Before the first day of training camp, New Jersey Devils general manager Ray Shero told his players and prospects they virtually had no shot at competing for the Stanley Cup Playoffs.
It was easy for the outside world to believe such low expectations. Following a trip to the 2012 Stanley Cup Final, the Devils have missed the playoffs three straight seasons and bottomed out last season with a punchless offense finishing 27th in the NHL at 2.15 goals per game. The 27-year reign of president and GM Lou Lamoriello ended with 78 points and a 25th-place finish.
Shero took over with a clean slate and hired coach John Hynes, who he was familiar with from his time with the Pittsburgh Penguins, to introduce a fresh ideology. Shero issued a challenge to the players to defy the experts, especially those who predicted the Devils to finish 30th in 2015-16.
"We're all in this together and the stories have already been written about what we are," Shero said that day, according to the Canadian Press, "so you've got eight months to try to write a different story and see what that's going to take."
To date, the Devils are penning a story nobody saw coming. They're 11-5-0 since a 0-3-1 start when they were outscored 13-6. Scoring is up, goalie Cory Schneider is playing like an MVP, and morale in the locker room is high. The desire to dig in and work hard started in the summer and held ground even after the slow start, and that has Hynes leading the race for the Jack Adams Award as NHL coach of the year.
"They were sick of losing," Hynes told the Bergen Record. "You could tell in just the way they spoke, the feedback they gave us. And they backed that up with who they were when they came to training camp. That's been the most encouraging thing."
The players have since bonded with Hynes, the 17th coach in Devils history, who led the Penguins' American Hockey League affiliate in Wilkes-Barre/Scranton to five straight seasons of 40-plus wins and five consecutive playoff berths. Hynes' current group is buying in and is changing the perception in New Jersey quicker than expected.
"It's coming along," Hynes said. "You can see it in different ways, whether it's the way we're playing or the competitiveness in which we've been able to play with. Every game right now we feel like we've had an opportunity to win, even the games we didn't win, we were right there and that's something we wanted to do. When we've been in difficult situations, we're coming from behind or playing tight games and finding a way to win in OT or the shootout, and those are all components of being difficult to play against. So it's a good start but we have to really continue to do that and build it."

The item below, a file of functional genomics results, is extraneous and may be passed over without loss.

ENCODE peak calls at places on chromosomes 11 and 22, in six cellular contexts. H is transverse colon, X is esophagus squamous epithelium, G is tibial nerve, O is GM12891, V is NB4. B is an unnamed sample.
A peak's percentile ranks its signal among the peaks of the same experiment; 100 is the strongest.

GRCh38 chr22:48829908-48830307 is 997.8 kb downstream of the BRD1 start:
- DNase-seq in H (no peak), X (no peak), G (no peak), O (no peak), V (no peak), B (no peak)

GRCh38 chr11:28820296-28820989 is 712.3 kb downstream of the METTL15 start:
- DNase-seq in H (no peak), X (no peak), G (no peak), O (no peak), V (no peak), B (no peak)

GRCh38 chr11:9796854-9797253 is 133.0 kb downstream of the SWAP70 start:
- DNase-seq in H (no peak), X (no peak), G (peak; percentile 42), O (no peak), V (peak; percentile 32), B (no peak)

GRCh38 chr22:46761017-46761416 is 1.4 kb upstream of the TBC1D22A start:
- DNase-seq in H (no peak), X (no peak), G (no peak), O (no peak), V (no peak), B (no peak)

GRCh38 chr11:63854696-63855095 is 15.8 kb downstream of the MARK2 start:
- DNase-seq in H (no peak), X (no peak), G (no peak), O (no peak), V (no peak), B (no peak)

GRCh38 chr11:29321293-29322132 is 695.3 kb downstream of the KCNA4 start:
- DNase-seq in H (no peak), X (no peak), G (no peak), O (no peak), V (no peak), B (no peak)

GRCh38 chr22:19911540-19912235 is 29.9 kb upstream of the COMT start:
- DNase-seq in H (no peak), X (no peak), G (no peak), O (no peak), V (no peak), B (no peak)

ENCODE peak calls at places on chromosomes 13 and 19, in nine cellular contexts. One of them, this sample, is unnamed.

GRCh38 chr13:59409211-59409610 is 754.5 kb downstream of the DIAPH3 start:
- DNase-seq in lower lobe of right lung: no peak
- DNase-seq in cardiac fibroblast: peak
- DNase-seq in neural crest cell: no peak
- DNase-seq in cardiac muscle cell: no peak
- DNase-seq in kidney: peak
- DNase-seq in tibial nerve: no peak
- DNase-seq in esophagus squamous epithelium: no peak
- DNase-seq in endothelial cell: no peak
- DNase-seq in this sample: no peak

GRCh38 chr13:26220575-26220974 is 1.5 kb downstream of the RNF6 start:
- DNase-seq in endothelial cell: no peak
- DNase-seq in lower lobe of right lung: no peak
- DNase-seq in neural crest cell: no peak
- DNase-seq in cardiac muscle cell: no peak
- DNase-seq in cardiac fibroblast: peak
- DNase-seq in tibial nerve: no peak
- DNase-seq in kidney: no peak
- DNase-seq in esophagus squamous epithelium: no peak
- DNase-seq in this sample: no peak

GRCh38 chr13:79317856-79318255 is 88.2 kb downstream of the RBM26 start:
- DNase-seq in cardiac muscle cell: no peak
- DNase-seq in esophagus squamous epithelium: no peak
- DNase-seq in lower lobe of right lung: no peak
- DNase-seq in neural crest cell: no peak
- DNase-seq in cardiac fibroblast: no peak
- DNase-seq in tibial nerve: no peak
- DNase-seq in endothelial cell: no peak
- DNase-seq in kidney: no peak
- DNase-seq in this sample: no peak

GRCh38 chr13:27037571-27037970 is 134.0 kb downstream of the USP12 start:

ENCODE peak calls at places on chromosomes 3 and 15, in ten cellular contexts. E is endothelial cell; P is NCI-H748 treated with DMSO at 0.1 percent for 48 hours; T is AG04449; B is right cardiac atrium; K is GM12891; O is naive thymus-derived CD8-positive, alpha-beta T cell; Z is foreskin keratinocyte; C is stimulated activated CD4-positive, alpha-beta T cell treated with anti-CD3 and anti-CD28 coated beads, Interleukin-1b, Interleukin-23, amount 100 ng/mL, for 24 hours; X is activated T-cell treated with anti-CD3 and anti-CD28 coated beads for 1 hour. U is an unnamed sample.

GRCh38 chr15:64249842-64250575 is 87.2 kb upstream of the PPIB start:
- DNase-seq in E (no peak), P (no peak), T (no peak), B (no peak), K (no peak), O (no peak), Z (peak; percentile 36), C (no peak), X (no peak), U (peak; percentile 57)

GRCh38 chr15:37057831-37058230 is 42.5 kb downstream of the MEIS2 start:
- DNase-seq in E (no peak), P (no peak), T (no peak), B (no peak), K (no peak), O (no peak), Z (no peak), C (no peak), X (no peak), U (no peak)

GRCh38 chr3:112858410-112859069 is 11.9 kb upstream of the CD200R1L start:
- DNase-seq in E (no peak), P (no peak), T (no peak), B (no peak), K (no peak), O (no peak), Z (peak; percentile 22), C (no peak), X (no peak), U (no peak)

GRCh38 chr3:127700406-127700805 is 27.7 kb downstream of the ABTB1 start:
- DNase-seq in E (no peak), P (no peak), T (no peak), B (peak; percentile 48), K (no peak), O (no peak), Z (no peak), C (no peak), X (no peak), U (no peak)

Lindy Ruff, Dallas Stars -- Ruff has the Stars leading the Western Conference and off to their best 21-game start to a season (17-4-0, 34 points) in their 48-year history. As expected, Dallas' top-ranked offense is lighting it up. Tyler Seguin (11-19-30) and Jamie Benn (14-15-29) are second and third in the NHL in scoring, respectively, and John Klingberg (4-19-23) is the first defenseman in Stars history to earn 22 points in the first 20 games of a season.
The power play has also improved incrementally under Ruff. Dallas finished 23rd in the League (16.2 percent) in 2013-14, was eighth (19.3 percent) last season and is second (27.7 percent) this season. The Stars defense has also reduced its goals-per-game average from 3.13 last season to 2.38. They're also learning how to close games, outscoring opponents 31-17 in the third period after being outscored 104-74 last season.
"I like how the plan is going," Ruff told the Dallas Morning News. "We've had some setbacks with our ideas, but we got back on track and we continue to work on them. There's nights when I think we're real close."
Dave Tippett, Arizona Coyotes -- Arizona is showing signs of life after its worst season since relocating from Winnipeg in 1996. After losing 50 games, finishing 29th and missing the playoffs for the third straight season, the Coyotes are 6-3-0 against the Western Conference and have earned 10 points against Pacific Division opponents.
A rebuilding plan centered on promising young players Max Domi, Anthony Duclair and Mikkel Boedker, as well as franchise defenseman Oliver Ekman-Larsson, is accelerating under Tippett, the Jack Adams Award winner in 2010.
"There's still lots of growing to do in this group," Tippett told the Coyotes website, "but the thing I like about them right now on the bench is the guys are pushing each other to do the right things."
ALSO IN THE MIX: Dan Bylsma, Buffalo Sabres; Alain Vigneault, New York Rangers; Michel Therrien, Montreal Canadiens.